Hoover’s FBI was deeply suspicious of philosophers, especially foreign ones, virtually philosophobic; but this does not stop the organisation from developing its own brand of philosophical thinking in response to Sartre and Camus—the FBI files on being and nothingness.
The FBI did not read Sartre or Camus in the original French. One of the agents, having stolen some notebooks and diaries (“obtained from the personal effects”) in early 1945, complains that this “material [is] all in French” and translators were drafted in. Then the investigation proper could begin.
The FBI emerge from these files as neo-existentialists in the classic early Sartrian mould. They, like the early Archibald Macleish, take the view that people, not just poetry, “should not mean, but be.” They don’t like meaning—they are on the look-out for it, especially secret coded meanings, but they don’t like it. They certainly subscribe to the “hell is other people” school of thought. And Hoover, in particular, would be greatly relieved if only everyone across the whole of the USA was an angst-ridden, anomic, introverted loner. In short, an Outsider. What they fear and object to is meaning, and finally, the plot—or narrative. They are anti-narrativists.
The FBI echo Sartre’s classic modernist critique of narrative, in his novel Nausea. Hoover’s FBI are quintessential existentialists in refuting teleological narrative—they would rather have contingency and chaos than telos. The FBI found Camus fundamentally their kind of guy: the Camus of the Absurd and the Outsider, according to which the individual will never really make sense of the world, nor hook up, in any kind of long term way, with others.
J. Edgar Hoover, always suspicious of Communist propaganda, kept files on Sartre and Camus.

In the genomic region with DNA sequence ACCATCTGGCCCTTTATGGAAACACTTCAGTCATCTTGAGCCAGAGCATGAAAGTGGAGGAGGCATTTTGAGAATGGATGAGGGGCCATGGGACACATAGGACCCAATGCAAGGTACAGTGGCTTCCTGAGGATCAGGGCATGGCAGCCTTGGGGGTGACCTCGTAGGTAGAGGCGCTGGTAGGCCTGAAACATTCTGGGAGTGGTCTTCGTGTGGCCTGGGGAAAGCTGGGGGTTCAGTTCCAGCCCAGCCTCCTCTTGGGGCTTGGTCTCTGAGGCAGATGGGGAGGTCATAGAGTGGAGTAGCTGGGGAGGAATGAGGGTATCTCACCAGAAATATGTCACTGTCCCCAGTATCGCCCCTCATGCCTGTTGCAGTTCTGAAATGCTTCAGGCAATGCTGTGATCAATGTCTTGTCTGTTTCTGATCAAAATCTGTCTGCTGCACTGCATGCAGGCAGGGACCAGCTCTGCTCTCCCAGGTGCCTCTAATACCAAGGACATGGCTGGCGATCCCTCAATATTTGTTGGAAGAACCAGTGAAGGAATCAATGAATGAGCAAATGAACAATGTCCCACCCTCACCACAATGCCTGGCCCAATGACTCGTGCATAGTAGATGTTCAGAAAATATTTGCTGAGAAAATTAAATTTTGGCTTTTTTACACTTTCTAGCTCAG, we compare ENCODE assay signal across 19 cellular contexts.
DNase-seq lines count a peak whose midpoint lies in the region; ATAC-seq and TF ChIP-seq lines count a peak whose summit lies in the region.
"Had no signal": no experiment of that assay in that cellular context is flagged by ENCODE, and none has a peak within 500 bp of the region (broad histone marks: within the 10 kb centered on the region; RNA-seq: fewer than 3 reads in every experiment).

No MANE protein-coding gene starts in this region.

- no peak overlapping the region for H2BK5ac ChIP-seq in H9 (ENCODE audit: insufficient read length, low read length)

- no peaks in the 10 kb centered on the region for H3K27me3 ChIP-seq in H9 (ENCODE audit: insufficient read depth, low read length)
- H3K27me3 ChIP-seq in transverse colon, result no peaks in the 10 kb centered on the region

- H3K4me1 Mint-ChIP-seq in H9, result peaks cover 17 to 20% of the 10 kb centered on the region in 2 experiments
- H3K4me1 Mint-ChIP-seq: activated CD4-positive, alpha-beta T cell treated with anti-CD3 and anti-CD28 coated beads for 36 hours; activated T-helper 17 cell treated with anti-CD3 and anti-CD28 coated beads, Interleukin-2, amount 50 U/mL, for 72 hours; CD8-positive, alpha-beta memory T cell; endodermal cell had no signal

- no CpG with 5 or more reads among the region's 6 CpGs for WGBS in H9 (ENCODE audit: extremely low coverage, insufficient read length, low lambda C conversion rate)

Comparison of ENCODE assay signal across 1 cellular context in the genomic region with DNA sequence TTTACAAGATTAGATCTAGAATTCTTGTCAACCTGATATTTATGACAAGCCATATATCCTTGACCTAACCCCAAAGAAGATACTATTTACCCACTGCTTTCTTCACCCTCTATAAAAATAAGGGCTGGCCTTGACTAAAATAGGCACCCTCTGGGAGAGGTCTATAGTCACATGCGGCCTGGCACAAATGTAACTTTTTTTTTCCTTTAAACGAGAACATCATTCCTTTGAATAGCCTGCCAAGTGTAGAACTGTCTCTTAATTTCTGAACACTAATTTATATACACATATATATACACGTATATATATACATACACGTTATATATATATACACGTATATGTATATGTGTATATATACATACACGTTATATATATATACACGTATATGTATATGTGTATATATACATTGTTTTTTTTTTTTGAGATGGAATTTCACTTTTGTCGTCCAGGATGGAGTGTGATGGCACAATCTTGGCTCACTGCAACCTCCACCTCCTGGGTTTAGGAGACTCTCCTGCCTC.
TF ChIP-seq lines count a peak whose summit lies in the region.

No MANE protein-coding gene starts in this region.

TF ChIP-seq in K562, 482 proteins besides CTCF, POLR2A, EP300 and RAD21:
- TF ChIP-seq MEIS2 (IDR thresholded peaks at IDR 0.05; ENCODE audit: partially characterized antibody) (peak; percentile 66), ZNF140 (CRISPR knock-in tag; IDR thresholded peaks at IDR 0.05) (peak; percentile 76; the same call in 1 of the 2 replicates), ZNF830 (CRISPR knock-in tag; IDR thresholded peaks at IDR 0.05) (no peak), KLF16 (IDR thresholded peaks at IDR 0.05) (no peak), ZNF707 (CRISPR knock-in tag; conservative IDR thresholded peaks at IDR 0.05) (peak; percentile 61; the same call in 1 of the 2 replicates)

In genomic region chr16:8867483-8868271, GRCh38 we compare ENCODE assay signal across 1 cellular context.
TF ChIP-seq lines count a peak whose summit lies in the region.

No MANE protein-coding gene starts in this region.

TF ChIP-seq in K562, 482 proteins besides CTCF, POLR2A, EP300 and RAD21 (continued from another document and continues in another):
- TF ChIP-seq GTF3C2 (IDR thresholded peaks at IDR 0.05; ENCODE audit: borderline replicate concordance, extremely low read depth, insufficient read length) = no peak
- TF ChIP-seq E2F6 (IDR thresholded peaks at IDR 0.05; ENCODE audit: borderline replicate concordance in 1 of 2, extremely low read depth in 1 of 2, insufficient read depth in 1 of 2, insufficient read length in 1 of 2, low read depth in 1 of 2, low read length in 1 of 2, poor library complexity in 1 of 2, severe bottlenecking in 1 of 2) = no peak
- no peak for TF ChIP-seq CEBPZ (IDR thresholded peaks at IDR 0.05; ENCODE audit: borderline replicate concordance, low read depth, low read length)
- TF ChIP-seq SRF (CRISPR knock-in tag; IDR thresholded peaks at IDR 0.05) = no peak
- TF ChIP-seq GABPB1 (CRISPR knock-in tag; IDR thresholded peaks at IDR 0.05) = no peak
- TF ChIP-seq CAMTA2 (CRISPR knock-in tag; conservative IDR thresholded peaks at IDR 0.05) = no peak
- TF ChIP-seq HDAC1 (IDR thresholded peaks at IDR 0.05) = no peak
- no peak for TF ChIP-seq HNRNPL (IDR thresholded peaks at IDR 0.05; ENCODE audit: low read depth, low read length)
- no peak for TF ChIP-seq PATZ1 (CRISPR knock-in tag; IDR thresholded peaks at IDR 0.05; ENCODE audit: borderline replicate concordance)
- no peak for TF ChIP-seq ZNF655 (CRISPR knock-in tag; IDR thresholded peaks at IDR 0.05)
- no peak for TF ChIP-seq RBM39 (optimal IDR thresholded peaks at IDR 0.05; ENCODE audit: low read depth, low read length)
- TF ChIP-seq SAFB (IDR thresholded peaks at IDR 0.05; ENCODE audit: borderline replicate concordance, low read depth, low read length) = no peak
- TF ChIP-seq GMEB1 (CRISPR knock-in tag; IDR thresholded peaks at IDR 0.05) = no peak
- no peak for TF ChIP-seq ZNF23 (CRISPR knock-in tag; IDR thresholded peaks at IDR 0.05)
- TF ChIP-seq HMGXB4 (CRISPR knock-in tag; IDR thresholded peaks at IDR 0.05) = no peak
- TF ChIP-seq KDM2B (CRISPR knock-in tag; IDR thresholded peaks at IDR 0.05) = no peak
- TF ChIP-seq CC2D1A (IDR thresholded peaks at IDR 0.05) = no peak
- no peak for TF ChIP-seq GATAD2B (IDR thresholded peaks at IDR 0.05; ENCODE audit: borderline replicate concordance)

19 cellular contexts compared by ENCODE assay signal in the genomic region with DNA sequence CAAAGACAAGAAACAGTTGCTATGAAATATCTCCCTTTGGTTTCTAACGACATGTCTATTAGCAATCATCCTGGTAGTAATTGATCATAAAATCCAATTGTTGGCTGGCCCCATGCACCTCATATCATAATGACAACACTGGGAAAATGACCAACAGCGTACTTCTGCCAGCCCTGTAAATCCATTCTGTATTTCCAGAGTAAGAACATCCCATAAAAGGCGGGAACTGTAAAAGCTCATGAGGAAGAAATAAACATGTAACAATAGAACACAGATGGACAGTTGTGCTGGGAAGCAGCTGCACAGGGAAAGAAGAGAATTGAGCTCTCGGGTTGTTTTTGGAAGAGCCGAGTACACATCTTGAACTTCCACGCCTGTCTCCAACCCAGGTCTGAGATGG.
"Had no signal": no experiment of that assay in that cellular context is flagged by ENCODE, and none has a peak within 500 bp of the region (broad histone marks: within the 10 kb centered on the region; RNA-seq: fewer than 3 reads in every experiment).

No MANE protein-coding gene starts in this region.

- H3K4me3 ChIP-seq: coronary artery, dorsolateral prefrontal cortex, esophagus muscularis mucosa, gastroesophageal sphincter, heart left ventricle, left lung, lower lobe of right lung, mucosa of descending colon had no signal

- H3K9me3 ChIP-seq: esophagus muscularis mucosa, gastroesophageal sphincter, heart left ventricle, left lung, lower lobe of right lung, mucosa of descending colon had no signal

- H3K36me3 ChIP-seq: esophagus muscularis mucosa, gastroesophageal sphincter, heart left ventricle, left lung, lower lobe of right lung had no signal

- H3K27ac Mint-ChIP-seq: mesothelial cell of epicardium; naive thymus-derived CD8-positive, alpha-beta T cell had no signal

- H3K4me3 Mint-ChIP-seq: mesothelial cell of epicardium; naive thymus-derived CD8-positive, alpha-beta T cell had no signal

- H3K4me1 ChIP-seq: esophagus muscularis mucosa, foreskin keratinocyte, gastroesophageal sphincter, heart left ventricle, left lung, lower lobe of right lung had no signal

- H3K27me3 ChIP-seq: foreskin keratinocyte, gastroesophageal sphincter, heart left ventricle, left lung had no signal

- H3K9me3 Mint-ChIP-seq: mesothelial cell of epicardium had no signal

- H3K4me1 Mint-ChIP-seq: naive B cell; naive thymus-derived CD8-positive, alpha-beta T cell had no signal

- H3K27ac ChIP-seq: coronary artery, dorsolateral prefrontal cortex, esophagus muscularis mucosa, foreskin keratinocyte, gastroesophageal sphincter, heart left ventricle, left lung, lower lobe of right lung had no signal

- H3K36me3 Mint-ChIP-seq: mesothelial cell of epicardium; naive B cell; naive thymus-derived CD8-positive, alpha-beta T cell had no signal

"If you haven’t done anything wrong, then you don’t have anything to worry about."
As always, it depends on who is defining “wrong,” doesn’t it?
once I asked my English teacher if teachers shipped their students and after explaining what shipping meant she told me that that is literally one of the most popular discussions in the staff room
I had an English teacher who thought these two students were nice together, so she made them partners on a project.
They got married.
New pet project.
Still don’t know what shipping means.
Well, I know about the Aristotle Onasis kind, and I would like to go as long as possible without knowing whatever this new meaning is.
When it’s mentioned, I prefer the mental image of the person trapped in a shipping container without toilet facilities for an overseas voyage to a life of indentured servitude.
I may have gotten a little off-topic, there.
Attn: Prospective CHSH attendees
You know those Entertainment coupon books your neighbor kids sell to make money for their show choir or hierarchical organization with leadership of questionable morals? The ones that let you buy two Sausage McMuffins for the price of one, and tickets to the local sportsball team for $5 off?
It has a card in it. That card can get you a room at the CHSH hotel for as low as $129* a night, which is slightly cheaper than the normal CHSH rate (but might be for a room on the murder floor).
I only mention it now because this is the time of year the urchins are selling those books, so you can probably help out their Dr. Who fan club or cunnilingus appreciation society or whatever they’re raising money for these days, but if you don’t know any kids who desperately need you to show them the value of hitting up their neighbors for money, they also have a website.
That said, the organizers always do a bang-up job of negotiating a fantastic rate, too. Mostly because CHSH attendees are polite and hardly ever burn anything down.
* plus secret incalculable hotel taxes that probably end up being around $50 a night, but the only way you avoid those is a secret blood pact with Rahm Emmanuel.
Good words of advice, put together in a pleasing order.
If you would like to have so much fun that the 17th floor calls, go to CHSH.